Is Europe clinging on to the IMF?
Last week, IMF head Dominique Strauss-Kahn was charged with sexually assaulting a hotel maid during his stay in New York. He was detained before he could leave the country, and soon afterwards resigned as head of the International Monetary Fund (IMF), as it was clear he could not perform his duties while in custody. Of course, this has now led to speculation as to who the next head of the IMF will be.
Since the inception of the IMF, the head of the organization has always been a European. The US and Europe have had a long standing implicit agreement that the head of the IMF will be a European, and the head of the World Bank will be an American. While this arrangement has not caused significant protest in the past, today there are calls for emerging economies to have a greater role in these organizations.
Indeed, many names of potential heads from emerging economies have been put forward. These include Montek Ahluwalia from India, and other candidates from countries like Brazil, South Africa, Singapore, or Russia. And their case is fairly strong. Given that emerging economies now account for most of the world's GDP growth, and their size is significant relative to developed economies, it makes perfect sense that these economies should have a greater say in in the IMF.
In practice, there appears to be little appetite of appointing an IMF head that is not a European. European politicians have been vocal in their view that another European candidate would be ideal for the job. The primary reason cited is that given the problems present in the Eurozone with the debt crisis, and the current situation of the euro, it makes sense that the head of the IMF should be someone who is close to these issues and understands them well.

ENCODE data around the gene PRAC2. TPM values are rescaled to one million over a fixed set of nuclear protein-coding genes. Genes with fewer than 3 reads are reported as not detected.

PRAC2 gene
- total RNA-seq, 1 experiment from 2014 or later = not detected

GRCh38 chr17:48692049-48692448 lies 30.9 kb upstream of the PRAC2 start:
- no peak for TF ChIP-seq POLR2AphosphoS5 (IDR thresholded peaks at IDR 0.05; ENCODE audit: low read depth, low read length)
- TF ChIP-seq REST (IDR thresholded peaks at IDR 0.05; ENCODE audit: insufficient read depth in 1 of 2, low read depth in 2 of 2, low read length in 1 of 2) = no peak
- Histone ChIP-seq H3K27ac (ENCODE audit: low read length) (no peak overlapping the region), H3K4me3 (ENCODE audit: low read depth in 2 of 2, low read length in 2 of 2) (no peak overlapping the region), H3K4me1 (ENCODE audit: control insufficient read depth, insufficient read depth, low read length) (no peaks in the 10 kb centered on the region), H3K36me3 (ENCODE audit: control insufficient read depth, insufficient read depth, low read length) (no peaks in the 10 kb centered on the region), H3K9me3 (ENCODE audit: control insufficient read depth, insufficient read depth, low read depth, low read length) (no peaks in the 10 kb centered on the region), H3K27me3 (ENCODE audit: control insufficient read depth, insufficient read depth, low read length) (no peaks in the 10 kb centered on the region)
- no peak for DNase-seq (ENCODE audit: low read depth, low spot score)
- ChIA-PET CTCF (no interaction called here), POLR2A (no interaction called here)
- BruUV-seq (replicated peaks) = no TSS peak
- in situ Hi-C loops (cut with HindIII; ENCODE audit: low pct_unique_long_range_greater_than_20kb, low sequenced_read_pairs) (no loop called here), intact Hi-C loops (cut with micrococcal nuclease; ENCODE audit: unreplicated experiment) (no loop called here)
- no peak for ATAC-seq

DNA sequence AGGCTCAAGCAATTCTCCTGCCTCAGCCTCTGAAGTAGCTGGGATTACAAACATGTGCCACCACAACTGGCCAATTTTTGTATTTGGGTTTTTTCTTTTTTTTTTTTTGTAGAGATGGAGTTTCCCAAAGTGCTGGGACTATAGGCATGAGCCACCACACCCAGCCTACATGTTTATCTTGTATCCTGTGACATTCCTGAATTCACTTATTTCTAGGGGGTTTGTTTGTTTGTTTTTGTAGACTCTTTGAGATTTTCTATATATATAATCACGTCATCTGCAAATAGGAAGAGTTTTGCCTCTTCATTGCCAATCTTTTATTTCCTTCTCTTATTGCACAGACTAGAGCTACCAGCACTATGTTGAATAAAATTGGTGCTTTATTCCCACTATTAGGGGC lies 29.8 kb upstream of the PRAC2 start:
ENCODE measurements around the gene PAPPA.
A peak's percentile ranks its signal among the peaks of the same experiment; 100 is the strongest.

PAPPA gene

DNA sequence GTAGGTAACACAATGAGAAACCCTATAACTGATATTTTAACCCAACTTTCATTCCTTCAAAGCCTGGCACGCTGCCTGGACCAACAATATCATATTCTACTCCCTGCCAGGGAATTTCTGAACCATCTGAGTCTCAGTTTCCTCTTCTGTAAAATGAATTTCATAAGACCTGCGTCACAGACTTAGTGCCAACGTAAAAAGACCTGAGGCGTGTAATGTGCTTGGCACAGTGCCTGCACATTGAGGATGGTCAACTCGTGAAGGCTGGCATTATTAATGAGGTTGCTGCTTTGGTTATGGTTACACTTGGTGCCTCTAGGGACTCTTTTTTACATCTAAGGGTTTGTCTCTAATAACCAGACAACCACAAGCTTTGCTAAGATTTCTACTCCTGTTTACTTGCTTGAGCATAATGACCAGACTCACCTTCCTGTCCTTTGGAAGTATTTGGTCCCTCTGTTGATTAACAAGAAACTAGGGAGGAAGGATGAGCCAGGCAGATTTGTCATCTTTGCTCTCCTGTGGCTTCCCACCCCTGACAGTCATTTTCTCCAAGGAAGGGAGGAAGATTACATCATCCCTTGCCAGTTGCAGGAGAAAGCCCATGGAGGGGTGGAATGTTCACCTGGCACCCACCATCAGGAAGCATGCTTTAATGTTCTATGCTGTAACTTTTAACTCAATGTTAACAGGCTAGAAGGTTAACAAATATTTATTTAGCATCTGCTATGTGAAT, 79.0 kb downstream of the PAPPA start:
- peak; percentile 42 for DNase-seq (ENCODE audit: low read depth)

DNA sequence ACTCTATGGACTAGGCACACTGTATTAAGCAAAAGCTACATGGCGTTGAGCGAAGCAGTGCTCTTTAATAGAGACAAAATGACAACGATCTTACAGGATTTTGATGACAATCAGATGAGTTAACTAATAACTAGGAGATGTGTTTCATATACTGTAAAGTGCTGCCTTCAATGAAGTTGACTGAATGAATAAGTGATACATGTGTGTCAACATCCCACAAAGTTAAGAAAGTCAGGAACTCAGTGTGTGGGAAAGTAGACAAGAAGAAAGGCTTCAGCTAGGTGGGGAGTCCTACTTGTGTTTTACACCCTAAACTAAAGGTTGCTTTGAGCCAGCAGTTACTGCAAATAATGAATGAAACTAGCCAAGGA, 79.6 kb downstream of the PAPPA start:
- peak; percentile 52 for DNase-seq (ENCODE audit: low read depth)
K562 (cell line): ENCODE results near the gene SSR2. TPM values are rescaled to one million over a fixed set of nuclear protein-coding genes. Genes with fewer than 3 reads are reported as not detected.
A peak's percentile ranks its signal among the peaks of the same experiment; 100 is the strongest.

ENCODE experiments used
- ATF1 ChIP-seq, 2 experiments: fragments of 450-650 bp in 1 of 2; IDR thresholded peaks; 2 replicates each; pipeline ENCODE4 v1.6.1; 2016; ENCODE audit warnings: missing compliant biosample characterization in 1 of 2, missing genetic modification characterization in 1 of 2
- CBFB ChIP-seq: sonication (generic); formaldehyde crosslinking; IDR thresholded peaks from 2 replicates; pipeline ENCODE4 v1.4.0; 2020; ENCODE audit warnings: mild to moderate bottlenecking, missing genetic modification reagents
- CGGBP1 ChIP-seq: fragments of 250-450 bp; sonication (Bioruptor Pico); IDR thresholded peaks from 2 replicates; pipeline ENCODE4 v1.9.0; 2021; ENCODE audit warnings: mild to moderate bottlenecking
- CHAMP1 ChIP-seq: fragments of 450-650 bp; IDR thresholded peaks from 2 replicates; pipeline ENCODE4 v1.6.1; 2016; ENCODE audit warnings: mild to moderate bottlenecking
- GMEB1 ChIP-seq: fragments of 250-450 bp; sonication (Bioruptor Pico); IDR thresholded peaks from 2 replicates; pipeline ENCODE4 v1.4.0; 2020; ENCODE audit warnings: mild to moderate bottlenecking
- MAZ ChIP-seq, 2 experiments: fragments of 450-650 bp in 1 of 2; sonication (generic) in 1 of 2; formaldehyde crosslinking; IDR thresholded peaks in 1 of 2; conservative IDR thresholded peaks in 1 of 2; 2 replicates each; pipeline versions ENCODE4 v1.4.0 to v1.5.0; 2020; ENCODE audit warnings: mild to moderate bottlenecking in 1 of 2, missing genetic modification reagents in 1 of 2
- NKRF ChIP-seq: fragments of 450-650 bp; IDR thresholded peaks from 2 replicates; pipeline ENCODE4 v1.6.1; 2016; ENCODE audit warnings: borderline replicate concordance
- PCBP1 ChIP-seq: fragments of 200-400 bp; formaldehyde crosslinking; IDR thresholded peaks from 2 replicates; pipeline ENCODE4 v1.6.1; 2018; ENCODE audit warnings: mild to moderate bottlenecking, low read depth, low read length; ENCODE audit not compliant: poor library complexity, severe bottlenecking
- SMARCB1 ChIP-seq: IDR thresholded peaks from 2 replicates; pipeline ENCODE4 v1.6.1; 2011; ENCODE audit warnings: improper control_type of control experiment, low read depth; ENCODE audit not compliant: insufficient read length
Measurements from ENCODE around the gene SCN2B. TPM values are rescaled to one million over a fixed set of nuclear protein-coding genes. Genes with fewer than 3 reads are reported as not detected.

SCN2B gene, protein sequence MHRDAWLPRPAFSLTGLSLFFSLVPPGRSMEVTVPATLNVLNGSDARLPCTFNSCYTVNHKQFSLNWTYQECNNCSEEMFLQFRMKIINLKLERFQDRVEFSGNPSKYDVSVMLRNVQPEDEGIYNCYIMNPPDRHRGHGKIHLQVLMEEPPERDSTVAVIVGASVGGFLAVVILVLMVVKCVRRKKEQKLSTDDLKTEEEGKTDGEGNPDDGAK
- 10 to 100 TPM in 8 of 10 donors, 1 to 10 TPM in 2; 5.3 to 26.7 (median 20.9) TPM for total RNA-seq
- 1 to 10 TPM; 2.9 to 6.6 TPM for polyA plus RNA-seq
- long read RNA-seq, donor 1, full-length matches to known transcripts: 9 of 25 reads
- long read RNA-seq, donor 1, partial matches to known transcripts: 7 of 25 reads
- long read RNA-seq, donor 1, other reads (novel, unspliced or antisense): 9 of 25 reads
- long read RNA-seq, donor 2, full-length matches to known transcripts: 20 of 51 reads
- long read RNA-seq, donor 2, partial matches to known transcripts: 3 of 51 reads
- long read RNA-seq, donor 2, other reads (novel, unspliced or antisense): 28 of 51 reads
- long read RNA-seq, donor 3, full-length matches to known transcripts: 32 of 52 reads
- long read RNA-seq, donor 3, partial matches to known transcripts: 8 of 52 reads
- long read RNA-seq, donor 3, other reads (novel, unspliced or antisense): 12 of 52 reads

The real reason for wanting a European head could be quite different. In a way, it is symbolic of the desire for Europe to maintain its global influence in the face of its waning economic power. The mandate of the IMF is to provide policy advice, financial assistance, and to help solve macroeconomic problems on a global scale.
There is nothing specifically European about the IMF's mandate. All countries around the world face some economic problems, not just the peripheral Eurozone countries. So even if there is a current debt crisis in Europe; that is not a good enough justification for a European to remain at the helm of the IMF.
In fact, a change can be a good thing in this case. While it currently appears unlikely that the new head of the IMF will be from an emerging economy, it is certainly something that could occur in the not too distant future. In the meantime, we should expect Europe and developed economies generally to do whatever they can to cling on to influential positions in these international organizations.
Asad is an Economics Graduate from The London School of Economics who has also been a part of the currency derivatives team of Deutsche Bank in London. Currently pursuing his PhD at the University of California San Diego where he's researching on Algorithmic Trading Strategies, Asad will be your direct line for answers to all the questions you might have on short-term investing. A part of the Equitymaster Team since 2010, Asad has been sharing his knowledge on short term trading strategies with our valued readers, like you, through our various services. In fact, at the last count, his weekly newsletter, Profit Hunter, was being delivered to more than 100,000 smart traders across the world!
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